Selenoprotein S (SEPS1) is an antioxidant protein with oxioreductase activity against H2O2. In humans, polymorphisms in the SEPS1 promoter have been linked to diseases with a heightened pro-inflammatory state. SEPS1 is also protective against endoplasmic reticulum (ER) stress by facilitating the translocation of misfolded proteins out of the ER lumen for degradation in the cytosol. SEPS1 is highly expressed in skeletal muscle, yet its physiological function in vivo is poorly characterised. In cultured C2C12 myoblasts, SEPS1 gene suppression using siRNA increased H2O2 levels and was associated with a more oxidised cellular redox state, as indicated by the oxidised to reduced glutathione (GSH:GSSG) ratio.
Skeletal muscle contractile function and metabolism are sensitive to oxidative, ER and inflammatory stress, and our aim was to characterise the effects of reduced SEPS1 expression on whole body metabolism and skeletal muscle function. Male global SEPS1 deleted mice were generated by PGK-Cre and fed a standard chow diet. The animal studies were approved by the Animal Ethics Committees at the University of Melbourne and Deakin University, in accordance with NH&MRC guidelines. At ∼12 weeks of age, mice were placed in metabolic cages for 25 h (Metabolic Analyser, Columbus instruments) to determine VO2, VCO2 and the respiratory exchange rate ratio (RER). The physical activity of the mice was measured during this time (Animal Activity Meter: Opto-Varimex-Mini, Columbus instruments). Prior to contractile function testing, mouse body composition was assessed (ESF-005, EchoMRI), and then mice were anaesthetized via intraperitoneal injection of medetomidine (0.6 mg/kg), midazolam (5 mg/kg) and fentanyl (0.05 mg/kg) such that they were unresponsive to tactile stimuli. Fast twitch extensor digitorum longus (EDL) and slow twitch soleus muscles were surgically excised and muscle force production, endurance and recovery from fatigue were assessed in vitro (1300A Whole Mouse Test System, Aurora Scientific) (Stupka et al., 2008). Following functional testing, anaesthetised mice were humanely euthanized by cervical dislocation and the heart and hindlimb muscles were collected for molecular and histological analysis.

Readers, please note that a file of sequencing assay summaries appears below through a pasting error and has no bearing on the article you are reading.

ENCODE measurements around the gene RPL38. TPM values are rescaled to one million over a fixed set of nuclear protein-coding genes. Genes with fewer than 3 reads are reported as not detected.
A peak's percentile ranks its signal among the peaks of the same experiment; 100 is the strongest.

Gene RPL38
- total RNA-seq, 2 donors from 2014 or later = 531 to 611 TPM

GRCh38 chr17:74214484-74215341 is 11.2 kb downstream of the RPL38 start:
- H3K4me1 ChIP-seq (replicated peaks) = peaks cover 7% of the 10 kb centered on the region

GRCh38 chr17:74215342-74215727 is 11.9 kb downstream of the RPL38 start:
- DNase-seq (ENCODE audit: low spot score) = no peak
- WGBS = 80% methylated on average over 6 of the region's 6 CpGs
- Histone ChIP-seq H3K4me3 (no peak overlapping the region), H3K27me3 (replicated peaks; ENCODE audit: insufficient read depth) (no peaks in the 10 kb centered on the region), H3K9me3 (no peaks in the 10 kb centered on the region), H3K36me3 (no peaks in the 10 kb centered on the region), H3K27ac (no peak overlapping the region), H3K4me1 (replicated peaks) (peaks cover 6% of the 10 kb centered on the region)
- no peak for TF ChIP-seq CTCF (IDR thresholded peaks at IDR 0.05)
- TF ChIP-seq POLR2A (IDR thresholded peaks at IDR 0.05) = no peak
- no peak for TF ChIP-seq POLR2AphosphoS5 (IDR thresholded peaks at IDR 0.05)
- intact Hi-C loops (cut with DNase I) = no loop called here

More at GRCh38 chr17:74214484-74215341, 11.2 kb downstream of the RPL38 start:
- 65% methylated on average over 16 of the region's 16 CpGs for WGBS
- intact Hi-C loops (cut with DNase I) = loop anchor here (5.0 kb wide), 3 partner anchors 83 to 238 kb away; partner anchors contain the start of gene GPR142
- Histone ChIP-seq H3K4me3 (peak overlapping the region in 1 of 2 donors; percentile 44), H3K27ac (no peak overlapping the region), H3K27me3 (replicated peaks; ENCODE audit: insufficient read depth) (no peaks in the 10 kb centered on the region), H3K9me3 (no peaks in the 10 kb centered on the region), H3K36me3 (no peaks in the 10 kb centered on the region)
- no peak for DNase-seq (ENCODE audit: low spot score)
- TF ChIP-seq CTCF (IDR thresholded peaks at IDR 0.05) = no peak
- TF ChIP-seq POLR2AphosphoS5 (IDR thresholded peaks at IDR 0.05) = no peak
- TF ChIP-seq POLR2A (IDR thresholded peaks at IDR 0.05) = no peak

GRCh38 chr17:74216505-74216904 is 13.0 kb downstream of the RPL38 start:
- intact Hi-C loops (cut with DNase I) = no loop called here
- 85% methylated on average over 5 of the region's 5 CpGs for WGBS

Here, we present our preliminary findings on SEPS1+/− mice and wild type littermates (N = 5-6). Hindlimb muscles, specifically the fast twitch tibialis anterior (TA) muscle, of SEPS1+/− had a 61% reduction in SEPS1 mRNA transcripts (P=0.04). Body weight, lean mean mass and fat mass were similar between SEPS1+/− and wild type mice. Physical activity, as assessed by ambulatory movement was 32% lower in SEPS1+/− mice (P=0.02). Although, no difference in VO2 and VCO2 was observed. SEPS1 heterozygosity had no effect on EDL or soleus muscle mass, twitch force (Pt), maximal force (Po) and specific force (sPo). To assess muscle endurance and force recovery, EDL and soleus muscles were stimulated submaximally at 60 Hz every 5 s for 4 min, and then again at 2 min, 5 min and 10 min post fatigue. During 4 min of contractile activity, EDL muscles from the SEPS1+/− mice fatigued more than those from wild type littermates (P=0.001; main effect – general linear model ANOVA). Furthermore, recovery from fatigue was ∼30% worse in EDL muscles from SEPS1+/− mice (P=0.006; main effect – general linear model ANOVA). Whereas in soleus muscles, SEPS1 heterozygosity did not compromise endurance and recovery from fatigue. In fast twitch muscles recovery of force following submaximal contractile activity is modulated by cellular redox state (Lamb & Westerblad, 2011). Thus, reduced SEPS1 expression in EDL muscles may increase cellular stress in response to contractile activity, and this could contribute to the decrease in physical activity observed in the SEPS1+/− mice. In conclusion, these preliminary data suggest a new role for SEPS1 in modulating skeletal muscle contractile function.
Stupka N, Schertzer JD, Bassel-Duby R, Olson EN & Lynch GS. (2008) American Journal of Physiology. Regulatory. Integrative and Comparative Physiology, 294: R983-R992.
Lamb GD & Westerblad H. (2011) The Journal of Physiology, 589: 2119-2127.